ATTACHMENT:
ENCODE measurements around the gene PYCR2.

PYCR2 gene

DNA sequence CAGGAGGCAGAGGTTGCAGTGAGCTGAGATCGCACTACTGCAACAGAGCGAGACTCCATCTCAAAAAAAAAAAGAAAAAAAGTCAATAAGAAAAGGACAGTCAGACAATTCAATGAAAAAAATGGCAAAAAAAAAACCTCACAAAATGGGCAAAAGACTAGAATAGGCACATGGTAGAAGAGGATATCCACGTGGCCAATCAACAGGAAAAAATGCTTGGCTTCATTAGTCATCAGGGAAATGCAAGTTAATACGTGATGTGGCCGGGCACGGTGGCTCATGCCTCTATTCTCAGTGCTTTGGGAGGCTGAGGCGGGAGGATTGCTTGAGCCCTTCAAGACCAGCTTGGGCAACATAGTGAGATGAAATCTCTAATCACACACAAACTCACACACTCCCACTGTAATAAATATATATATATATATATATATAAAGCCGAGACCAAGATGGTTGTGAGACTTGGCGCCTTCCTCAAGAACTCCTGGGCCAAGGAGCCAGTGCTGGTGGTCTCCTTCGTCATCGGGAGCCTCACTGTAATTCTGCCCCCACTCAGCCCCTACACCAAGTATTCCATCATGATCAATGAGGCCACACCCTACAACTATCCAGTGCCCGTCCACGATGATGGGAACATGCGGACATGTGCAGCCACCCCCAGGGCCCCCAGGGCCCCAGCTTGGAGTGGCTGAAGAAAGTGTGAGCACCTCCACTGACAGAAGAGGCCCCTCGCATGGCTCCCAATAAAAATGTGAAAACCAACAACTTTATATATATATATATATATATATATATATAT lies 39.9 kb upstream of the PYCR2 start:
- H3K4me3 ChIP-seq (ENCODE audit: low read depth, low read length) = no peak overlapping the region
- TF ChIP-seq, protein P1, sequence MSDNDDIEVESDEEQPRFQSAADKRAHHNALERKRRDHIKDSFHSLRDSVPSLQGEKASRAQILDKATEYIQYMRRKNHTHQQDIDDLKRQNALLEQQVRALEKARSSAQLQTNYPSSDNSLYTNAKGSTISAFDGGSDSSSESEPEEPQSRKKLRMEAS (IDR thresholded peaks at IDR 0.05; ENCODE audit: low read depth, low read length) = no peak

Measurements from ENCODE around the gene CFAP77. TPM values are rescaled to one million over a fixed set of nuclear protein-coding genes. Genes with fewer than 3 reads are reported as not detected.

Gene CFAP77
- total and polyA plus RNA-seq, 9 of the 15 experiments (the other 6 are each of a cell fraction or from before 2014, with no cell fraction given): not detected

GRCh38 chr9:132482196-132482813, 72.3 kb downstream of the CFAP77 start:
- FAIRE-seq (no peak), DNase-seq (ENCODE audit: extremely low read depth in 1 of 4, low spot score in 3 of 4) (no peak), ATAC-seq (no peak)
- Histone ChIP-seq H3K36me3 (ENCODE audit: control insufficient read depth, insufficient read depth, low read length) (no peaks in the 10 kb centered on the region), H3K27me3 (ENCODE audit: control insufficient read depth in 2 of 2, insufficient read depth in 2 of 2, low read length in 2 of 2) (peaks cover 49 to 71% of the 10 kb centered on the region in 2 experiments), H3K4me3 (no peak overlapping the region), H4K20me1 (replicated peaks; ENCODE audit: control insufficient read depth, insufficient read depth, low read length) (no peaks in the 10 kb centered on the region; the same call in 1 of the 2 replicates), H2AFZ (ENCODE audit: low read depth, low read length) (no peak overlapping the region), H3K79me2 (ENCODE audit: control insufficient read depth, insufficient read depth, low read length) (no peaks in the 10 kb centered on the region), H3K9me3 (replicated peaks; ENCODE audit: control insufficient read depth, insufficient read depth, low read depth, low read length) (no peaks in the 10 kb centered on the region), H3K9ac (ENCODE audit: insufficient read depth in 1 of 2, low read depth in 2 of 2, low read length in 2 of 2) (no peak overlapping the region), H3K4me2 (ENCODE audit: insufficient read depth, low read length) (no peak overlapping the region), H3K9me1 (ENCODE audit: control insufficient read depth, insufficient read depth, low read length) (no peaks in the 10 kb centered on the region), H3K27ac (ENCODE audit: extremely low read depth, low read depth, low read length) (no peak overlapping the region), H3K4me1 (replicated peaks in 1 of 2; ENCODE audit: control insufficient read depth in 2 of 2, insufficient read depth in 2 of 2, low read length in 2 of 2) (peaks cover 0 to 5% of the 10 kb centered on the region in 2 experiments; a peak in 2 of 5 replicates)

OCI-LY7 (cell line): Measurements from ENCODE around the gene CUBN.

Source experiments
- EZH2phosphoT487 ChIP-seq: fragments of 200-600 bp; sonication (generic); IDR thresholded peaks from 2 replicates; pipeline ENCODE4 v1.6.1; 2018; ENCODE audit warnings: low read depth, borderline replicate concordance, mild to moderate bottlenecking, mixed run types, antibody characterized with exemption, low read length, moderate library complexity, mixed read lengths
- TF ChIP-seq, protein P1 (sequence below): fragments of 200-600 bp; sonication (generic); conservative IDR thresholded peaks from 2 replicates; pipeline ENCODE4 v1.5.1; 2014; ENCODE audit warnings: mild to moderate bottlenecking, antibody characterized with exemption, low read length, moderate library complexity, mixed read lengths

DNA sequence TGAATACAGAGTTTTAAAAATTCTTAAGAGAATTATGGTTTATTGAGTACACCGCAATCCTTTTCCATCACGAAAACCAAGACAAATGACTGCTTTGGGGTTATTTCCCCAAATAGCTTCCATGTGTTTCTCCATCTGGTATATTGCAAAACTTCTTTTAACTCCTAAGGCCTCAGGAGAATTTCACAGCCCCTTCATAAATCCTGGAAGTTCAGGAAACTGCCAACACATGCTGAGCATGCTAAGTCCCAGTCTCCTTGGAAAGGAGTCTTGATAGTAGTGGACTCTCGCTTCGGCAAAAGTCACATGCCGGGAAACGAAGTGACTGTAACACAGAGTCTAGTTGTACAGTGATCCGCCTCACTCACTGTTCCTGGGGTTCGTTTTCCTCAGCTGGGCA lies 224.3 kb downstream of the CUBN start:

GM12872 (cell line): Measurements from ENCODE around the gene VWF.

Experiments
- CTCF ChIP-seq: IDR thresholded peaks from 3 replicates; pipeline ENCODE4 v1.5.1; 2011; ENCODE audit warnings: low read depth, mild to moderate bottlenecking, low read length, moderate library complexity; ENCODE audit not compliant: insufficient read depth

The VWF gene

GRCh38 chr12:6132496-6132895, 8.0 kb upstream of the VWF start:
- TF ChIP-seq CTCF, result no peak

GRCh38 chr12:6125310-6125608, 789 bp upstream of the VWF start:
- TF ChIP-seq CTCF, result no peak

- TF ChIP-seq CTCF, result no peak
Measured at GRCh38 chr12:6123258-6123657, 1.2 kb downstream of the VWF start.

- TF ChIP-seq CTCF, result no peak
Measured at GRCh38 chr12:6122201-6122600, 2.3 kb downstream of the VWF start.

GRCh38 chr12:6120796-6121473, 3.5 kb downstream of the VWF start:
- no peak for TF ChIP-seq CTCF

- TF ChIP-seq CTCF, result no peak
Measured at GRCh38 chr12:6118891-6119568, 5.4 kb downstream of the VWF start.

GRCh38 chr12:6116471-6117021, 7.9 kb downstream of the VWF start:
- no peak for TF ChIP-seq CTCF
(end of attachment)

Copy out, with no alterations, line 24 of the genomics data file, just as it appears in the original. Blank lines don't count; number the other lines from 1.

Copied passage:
- TF ChIP-seq CTCF, result no peak